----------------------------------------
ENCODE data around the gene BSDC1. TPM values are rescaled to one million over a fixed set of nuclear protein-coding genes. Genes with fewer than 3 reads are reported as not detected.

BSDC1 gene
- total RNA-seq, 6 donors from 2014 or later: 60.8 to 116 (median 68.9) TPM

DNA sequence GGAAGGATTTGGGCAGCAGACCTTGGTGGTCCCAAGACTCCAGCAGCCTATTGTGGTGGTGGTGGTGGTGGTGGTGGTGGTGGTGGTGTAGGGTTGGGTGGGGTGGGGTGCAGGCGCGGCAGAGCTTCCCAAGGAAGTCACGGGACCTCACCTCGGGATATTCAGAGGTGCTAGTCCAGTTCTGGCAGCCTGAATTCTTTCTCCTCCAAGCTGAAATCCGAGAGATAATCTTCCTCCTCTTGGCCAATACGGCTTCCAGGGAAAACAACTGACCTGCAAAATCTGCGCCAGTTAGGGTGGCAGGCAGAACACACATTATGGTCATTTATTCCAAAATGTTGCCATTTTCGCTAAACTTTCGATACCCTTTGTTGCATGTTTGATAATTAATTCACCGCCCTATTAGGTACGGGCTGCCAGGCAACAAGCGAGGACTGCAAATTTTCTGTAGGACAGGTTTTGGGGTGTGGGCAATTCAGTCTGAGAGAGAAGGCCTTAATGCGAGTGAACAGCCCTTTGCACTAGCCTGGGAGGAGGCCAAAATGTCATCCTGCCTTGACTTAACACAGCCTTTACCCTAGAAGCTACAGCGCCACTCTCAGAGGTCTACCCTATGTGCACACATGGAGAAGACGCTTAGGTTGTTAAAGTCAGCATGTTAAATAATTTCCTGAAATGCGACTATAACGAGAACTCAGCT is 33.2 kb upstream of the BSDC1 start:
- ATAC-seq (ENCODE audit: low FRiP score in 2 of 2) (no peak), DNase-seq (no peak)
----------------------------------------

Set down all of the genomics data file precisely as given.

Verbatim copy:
ENCODE data around the gene BSDC1. TPM values are rescaled to one million over a fixed set of nuclear protein-coding genes. Genes with fewer than 3 reads are reported as not detected.

BSDC1 gene
- total RNA-seq, 6 donors from 2014 or later: 60.8 to 116 (median 68.9) TPM

DNA sequence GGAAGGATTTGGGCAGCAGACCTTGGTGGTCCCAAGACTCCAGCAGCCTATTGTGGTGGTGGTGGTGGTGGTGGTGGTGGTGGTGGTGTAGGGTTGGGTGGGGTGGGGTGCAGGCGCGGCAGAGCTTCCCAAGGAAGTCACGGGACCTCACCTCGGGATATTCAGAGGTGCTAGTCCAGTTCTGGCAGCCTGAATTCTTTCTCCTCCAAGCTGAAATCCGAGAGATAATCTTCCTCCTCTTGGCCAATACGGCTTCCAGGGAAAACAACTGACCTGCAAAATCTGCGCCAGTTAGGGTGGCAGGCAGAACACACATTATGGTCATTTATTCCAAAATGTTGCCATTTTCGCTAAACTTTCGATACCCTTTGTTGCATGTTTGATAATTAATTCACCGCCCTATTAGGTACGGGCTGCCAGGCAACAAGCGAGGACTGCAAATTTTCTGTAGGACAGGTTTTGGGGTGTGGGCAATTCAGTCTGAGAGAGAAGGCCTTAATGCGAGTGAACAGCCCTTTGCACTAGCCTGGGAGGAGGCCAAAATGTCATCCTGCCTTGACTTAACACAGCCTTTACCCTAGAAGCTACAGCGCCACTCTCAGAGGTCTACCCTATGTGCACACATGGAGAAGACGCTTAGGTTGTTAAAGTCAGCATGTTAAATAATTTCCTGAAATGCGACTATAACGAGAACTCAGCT is 33.2 kb upstream of the BSDC1 start:
- ATAC-seq (ENCODE audit: low FRiP score in 2 of 2) (no peak), DNase-seq (no peak)